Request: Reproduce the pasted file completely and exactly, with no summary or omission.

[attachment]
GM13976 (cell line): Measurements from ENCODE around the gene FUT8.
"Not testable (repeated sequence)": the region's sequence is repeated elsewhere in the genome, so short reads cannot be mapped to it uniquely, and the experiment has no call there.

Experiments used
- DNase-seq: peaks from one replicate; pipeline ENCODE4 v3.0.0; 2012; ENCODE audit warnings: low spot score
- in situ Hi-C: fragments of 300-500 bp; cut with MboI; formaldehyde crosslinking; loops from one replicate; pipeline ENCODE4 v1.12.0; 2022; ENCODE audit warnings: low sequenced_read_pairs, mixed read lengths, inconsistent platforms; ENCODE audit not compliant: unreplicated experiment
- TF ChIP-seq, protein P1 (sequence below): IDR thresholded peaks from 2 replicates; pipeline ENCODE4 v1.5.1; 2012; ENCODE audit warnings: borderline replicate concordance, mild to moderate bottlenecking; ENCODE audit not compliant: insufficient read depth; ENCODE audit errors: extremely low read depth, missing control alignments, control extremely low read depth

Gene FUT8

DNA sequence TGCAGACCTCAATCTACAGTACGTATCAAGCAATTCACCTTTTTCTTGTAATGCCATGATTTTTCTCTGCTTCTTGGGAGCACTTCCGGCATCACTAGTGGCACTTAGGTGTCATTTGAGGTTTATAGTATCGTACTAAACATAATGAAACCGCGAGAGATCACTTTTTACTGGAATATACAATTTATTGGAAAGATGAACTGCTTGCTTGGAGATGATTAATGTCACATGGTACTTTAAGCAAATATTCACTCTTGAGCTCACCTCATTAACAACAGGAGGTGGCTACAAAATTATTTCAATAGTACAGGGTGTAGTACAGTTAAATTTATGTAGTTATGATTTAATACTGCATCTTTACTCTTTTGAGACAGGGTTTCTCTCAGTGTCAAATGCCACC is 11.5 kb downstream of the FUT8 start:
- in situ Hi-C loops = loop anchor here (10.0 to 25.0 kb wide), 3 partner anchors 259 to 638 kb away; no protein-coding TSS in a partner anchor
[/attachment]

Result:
GM13976 (cell line): Measurements from ENCODE around the gene FUT8.
"Not testable (repeated sequence)": the region's sequence is repeated elsewhere in the genome, so short reads cannot be mapped to it uniquely, and the experiment has no call there.

Experiments used
- DNase-seq: peaks from one replicate; pipeline ENCODE4 v3.0.0; 2012; ENCODE audit warnings: low spot score
- in situ Hi-C: fragments of 300-500 bp; cut with MboI; formaldehyde crosslinking; loops from one replicate; pipeline ENCODE4 v1.12.0; 2022; ENCODE audit warnings: low sequenced_read_pairs, mixed read lengths, inconsistent platforms; ENCODE audit not compliant: unreplicated experiment
- TF ChIP-seq, protein P1 (sequence below): IDR thresholded peaks from 2 replicates; pipeline ENCODE4 v1.5.1; 2012; ENCODE audit warnings: borderline replicate concordance, mild to moderate bottlenecking; ENCODE audit not compliant: insufficient read depth; ENCODE audit errors: extremely low read depth, missing control alignments, control extremely low read depth

Gene FUT8

DNA sequence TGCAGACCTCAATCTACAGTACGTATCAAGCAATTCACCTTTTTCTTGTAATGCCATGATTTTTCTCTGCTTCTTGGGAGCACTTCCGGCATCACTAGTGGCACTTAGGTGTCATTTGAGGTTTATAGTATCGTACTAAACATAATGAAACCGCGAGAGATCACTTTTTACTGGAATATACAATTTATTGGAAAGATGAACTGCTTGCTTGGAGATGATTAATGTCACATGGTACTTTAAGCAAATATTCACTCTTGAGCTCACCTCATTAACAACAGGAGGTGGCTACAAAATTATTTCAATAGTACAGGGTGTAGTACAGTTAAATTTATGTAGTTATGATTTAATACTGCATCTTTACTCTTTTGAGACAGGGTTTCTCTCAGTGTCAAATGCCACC is 11.5 kb downstream of the FUT8 start:
- in situ Hi-C loops = loop anchor here (10.0 to 25.0 kb wide), 3 partner anchors 259 to 638 kb away; no protein-coding TSS in a partner anchor